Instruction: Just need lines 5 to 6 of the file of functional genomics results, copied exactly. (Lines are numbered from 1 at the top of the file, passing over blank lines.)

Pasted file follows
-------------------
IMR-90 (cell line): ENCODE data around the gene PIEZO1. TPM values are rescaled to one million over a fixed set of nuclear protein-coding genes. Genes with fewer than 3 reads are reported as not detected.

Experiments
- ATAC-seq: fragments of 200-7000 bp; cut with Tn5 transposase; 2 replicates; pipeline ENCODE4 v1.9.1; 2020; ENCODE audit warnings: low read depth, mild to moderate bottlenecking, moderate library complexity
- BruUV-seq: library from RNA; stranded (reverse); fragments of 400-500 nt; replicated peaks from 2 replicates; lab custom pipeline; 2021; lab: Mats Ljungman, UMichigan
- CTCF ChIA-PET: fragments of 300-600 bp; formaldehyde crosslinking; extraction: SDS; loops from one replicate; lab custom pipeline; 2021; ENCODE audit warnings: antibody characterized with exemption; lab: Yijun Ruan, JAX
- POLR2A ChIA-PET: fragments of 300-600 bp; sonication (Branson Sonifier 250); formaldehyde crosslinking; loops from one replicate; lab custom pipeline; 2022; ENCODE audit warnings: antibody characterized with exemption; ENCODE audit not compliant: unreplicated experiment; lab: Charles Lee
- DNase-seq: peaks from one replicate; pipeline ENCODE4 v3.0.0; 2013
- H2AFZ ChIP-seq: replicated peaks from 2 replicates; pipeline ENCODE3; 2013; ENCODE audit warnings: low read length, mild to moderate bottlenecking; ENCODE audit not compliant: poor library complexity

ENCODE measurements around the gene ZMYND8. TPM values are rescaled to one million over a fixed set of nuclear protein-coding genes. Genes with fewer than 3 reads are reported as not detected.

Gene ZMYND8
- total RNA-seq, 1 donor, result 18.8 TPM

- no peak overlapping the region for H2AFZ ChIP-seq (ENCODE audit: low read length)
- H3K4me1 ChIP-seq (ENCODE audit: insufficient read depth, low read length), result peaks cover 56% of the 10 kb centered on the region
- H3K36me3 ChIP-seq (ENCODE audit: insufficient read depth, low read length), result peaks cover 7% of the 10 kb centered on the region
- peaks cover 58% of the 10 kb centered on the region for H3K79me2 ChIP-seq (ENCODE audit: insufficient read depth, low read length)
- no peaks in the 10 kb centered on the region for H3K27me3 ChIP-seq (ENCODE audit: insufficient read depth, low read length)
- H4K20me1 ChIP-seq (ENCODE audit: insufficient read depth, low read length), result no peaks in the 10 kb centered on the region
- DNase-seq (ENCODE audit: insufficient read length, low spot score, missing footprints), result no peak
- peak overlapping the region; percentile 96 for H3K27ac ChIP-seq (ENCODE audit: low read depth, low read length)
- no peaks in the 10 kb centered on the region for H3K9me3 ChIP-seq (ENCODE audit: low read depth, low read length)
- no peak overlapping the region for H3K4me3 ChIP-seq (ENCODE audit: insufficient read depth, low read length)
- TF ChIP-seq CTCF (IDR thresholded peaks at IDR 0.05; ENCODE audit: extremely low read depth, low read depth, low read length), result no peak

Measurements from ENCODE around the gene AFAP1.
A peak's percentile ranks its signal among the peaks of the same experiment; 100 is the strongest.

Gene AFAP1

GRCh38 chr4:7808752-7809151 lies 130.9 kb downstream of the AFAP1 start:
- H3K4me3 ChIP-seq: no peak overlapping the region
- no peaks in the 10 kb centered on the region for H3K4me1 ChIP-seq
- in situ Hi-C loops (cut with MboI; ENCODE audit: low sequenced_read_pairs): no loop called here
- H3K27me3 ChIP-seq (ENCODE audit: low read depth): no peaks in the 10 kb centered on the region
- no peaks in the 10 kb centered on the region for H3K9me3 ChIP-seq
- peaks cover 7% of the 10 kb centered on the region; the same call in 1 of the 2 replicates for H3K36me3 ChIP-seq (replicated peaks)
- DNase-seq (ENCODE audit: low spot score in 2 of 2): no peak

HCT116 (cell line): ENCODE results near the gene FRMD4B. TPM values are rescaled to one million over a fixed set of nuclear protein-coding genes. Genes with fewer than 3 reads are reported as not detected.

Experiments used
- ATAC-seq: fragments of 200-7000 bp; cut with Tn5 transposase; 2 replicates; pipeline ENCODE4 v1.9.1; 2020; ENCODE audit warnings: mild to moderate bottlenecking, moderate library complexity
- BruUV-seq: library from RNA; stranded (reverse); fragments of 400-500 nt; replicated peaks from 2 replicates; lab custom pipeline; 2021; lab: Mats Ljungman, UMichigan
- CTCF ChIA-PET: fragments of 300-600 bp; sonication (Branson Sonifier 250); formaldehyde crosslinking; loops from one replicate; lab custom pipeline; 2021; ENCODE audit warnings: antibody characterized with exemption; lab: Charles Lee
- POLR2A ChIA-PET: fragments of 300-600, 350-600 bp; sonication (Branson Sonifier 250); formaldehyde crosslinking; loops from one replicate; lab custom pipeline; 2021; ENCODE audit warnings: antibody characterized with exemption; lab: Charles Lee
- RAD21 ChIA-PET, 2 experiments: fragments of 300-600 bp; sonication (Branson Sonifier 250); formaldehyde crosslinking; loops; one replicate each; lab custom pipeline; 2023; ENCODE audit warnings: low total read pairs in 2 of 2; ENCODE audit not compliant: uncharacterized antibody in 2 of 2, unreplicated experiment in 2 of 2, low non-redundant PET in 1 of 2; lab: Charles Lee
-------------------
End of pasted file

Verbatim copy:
- CTCF ChIA-PET: fragments of 300-600 bp; formaldehyde crosslinking; extraction: SDS; loops from one replicate; lab custom pipeline; 2021; ENCODE audit warnings: antibody characterized with exemption; lab: Yijun Ruan, JAX
- POLR2A ChIA-PET: fragments of 300-600 bp; sonication (Branson Sonifier 250); formaldehyde crosslinking; loops from one replicate; lab custom pipeline; 2022; ENCODE audit warnings: antibody characterized with exemption; ENCODE audit not compliant: unreplicated experiment; lab: Charles Lee